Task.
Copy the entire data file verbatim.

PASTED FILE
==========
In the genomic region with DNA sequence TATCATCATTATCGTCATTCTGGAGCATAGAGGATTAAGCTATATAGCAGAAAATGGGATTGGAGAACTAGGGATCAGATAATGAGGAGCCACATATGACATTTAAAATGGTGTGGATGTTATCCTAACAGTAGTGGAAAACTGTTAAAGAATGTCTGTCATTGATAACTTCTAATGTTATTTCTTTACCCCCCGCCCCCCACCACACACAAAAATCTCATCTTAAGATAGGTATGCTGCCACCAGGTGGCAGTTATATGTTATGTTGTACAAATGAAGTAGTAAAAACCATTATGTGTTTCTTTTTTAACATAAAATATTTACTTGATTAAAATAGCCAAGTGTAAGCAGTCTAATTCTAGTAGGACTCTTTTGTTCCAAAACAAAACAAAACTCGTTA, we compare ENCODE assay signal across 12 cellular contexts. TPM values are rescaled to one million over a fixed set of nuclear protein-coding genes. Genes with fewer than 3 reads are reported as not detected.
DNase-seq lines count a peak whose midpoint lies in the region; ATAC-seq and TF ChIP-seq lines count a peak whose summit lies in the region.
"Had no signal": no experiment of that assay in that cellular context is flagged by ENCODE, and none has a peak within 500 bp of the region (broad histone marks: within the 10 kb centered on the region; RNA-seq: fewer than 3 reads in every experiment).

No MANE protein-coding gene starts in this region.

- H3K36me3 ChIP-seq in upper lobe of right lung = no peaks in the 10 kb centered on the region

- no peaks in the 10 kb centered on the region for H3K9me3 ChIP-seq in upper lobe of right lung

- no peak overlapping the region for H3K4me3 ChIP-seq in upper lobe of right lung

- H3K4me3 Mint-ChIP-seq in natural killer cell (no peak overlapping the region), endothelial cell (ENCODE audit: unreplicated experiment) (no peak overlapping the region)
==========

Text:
In the genomic region with DNA sequence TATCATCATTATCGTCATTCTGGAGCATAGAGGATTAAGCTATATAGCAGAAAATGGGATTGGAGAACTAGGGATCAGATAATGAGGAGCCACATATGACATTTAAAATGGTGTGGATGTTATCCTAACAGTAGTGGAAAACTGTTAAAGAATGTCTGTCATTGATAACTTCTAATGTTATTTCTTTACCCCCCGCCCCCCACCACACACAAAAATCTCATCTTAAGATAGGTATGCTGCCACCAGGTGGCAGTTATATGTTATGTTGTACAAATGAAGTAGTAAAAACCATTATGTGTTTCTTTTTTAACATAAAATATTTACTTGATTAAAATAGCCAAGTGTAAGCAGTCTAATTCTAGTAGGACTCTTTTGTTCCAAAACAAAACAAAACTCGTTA, we compare ENCODE assay signal across 12 cellular contexts. TPM values are rescaled to one million over a fixed set of nuclear protein-coding genes. Genes with fewer than 3 reads are reported as not detected.
DNase-seq lines count a peak whose midpoint lies in the region; ATAC-seq and TF ChIP-seq lines count a peak whose summit lies in the region.
"Had no signal": no experiment of that assay in that cellular context is flagged by ENCODE, and none has a peak within 500 bp of the region (broad histone marks: within the 10 kb centered on the region; RNA-seq: fewer than 3 reads in every experiment).

No MANE protein-coding gene starts in this region.

- H3K36me3 ChIP-seq in upper lobe of right lung = no peaks in the 10 kb centered on the region

- no peaks in the 10 kb centered on the region for H3K9me3 ChIP-seq in upper lobe of right lung

- no peak overlapping the region for H3K4me3 ChIP-seq in upper lobe of right lung

- H3K4me3 Mint-ChIP-seq in natural killer cell (no peak overlapping the region), endothelial cell (ENCODE audit: unreplicated experiment) (no peak overlapping the region)